Climate Change: Toronto to Experience Double the Amount of Rainy Days

Toronto city bus stuck on a flooded street in the east end of the city.
Toronto city bus stuck on a flooded street in the east end of the city.

Despite Toronto’s relative safety from rising sea levels, the greatest threat is from above.

In 30-40 years, Toronto will experience double the current amount of rainy days as well as significantly more severe thunderstorms.

Toronto residents are familiar with intense rainfall after a wakeup call on July 8, 2013 when a month’s worth of rainfall fell in a matter of hours. It left the city in a standstill, with subways and major roadways blocked off due to torrential downpours flooding transportation arteries around the city. The Don River which flows to Lake Ontario flooded, leading to the busiest artery heading south to downtown to be shut down for hours.

Neighbourhoods across the city were flooded, including the home of Beverly Silva. On the day of the 2013 storm, she rushed home to find a wet basement under nearly a meter of water. As a result of the historic storm, her insurance company canceled her coverage.

“It wasn’t my fault; it was the city’s fault. The infrastructure was just worn out and wasn’t working,” Silva told CBC Radio. “[Flooding] washes away part of your life.”

Blair Feltmate, an environmental sciences professor at the University of Waterloo in Waterloo, Ont. sees Silva’s case as the new normal if residents are not prepared for the worst.

"As a result of climate change and extreme weather events, in short form, Toronto is going to become hotter, wetter and wilder in terms of weather," Feltmate told CBC. "We have to be proactive and be ahead of the curve. Not acting is simply not an option. Every day we don't adapt is a day we don't have."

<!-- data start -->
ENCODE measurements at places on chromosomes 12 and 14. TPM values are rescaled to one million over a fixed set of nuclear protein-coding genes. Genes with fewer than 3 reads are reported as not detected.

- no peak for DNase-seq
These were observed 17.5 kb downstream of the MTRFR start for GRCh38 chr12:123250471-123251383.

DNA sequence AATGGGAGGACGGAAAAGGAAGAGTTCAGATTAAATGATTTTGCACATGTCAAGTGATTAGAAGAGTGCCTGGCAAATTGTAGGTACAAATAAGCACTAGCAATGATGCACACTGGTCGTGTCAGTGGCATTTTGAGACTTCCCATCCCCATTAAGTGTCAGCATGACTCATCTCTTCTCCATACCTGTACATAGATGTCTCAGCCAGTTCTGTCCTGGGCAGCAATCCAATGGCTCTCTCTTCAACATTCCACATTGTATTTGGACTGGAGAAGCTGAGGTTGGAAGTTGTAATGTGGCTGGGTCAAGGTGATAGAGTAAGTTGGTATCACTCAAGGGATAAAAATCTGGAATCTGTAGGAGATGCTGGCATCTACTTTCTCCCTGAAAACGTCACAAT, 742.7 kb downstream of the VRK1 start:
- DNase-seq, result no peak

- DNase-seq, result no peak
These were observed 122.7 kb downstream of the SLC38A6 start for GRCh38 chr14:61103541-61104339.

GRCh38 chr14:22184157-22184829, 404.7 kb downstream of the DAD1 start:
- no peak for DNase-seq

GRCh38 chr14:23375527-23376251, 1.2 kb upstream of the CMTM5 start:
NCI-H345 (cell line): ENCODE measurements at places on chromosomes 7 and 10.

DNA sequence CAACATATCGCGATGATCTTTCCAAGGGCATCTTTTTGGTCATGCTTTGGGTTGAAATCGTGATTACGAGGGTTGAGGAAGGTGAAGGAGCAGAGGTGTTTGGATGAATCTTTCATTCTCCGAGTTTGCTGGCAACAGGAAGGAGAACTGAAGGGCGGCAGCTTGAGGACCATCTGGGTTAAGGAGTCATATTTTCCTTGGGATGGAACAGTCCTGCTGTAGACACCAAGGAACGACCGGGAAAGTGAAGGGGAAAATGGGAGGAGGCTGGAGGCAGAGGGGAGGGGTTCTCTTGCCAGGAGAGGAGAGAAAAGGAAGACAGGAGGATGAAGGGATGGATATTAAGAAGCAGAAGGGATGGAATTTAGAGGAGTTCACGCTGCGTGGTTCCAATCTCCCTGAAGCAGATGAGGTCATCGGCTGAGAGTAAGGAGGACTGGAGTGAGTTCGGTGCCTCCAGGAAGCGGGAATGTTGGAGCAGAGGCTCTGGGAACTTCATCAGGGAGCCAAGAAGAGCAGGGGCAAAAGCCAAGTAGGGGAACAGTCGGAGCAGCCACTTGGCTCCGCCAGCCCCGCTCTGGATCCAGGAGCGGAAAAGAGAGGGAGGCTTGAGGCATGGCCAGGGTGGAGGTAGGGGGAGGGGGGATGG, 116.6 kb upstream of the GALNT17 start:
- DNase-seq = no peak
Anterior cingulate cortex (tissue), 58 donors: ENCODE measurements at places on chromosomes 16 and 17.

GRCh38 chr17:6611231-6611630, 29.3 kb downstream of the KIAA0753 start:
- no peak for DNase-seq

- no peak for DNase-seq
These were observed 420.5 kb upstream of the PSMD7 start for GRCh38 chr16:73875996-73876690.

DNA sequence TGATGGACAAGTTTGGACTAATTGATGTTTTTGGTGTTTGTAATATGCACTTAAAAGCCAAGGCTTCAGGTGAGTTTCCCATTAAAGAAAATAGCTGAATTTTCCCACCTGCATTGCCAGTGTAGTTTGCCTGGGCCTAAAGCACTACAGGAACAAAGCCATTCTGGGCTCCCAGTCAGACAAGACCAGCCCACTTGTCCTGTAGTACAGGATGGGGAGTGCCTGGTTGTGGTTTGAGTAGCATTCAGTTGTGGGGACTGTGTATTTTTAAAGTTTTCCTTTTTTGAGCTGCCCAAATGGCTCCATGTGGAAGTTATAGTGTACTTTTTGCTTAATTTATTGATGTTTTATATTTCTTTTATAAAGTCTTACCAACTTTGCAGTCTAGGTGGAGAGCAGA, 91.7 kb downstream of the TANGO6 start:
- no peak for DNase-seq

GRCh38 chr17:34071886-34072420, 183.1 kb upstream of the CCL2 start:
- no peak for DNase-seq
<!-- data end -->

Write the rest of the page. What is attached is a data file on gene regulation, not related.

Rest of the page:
What seemed like a freak storm, was a red herring for things to come as 2016 became the hottest year on record, beating out 2015 and 2014, thus creating more concern that humans will suffer the consequences of increased CO2 in the atmosphere.

How Residents Can Prepare for the Next Storm

Older homes are most vulnerable to flooding. This includes heritage homes dating back to the 1840s as well as homes built in the 1960s to ‘70s. Chris Cavan, a waterproofing contractor and owner of Toronto-based City Wide Group, says it’s because building standards for sealing the homes’ foundation were not effective.

“Older homes are prone to flooding for two main reasons. One being they do not have pre-existing weeping tiles, or drainage systems around the exterior of the house. It wasn’t until the 1950’s that the inception of clay weeping tile came about, and evolved into the plastic ABS style in the 1970’s. Secondly, older home did not have any waterproofing applied to the exterior of the foundation walls,” Cavan said.

Eventually, builders would add a layer of cement parging and a layer of tar on the wall, and eventually evolved to a building code to add a plastic drainage ‘mat’ to the foundation wall. Sadly, this minimum requirement typically fails after a few years of installation.

The areas of Toronto most vulnerable are in low-lying neighborhoods, however the 2013 storm has shown that even homes at higher elevation in the borough of North York are also at risk of flooding. For those who cannot afford to waterproof the exterior of their home with a bituthane membrane, can seek help from the City in order to avoid losing their insurance coverage.

“Municipal governments can help by informing homeowners of protective and preventative measures as to what to do for flood prevention. Rebate incentives for back water valves and sump pumps are already in place for several municipalities. It would be even more effective it cities offered rebates or tax break on foundation waterproofing systems,” Cavan said.

Government of Ontario train stuck in flood near Toronto.
Government of Ontario train stuck in flood near Toronto.
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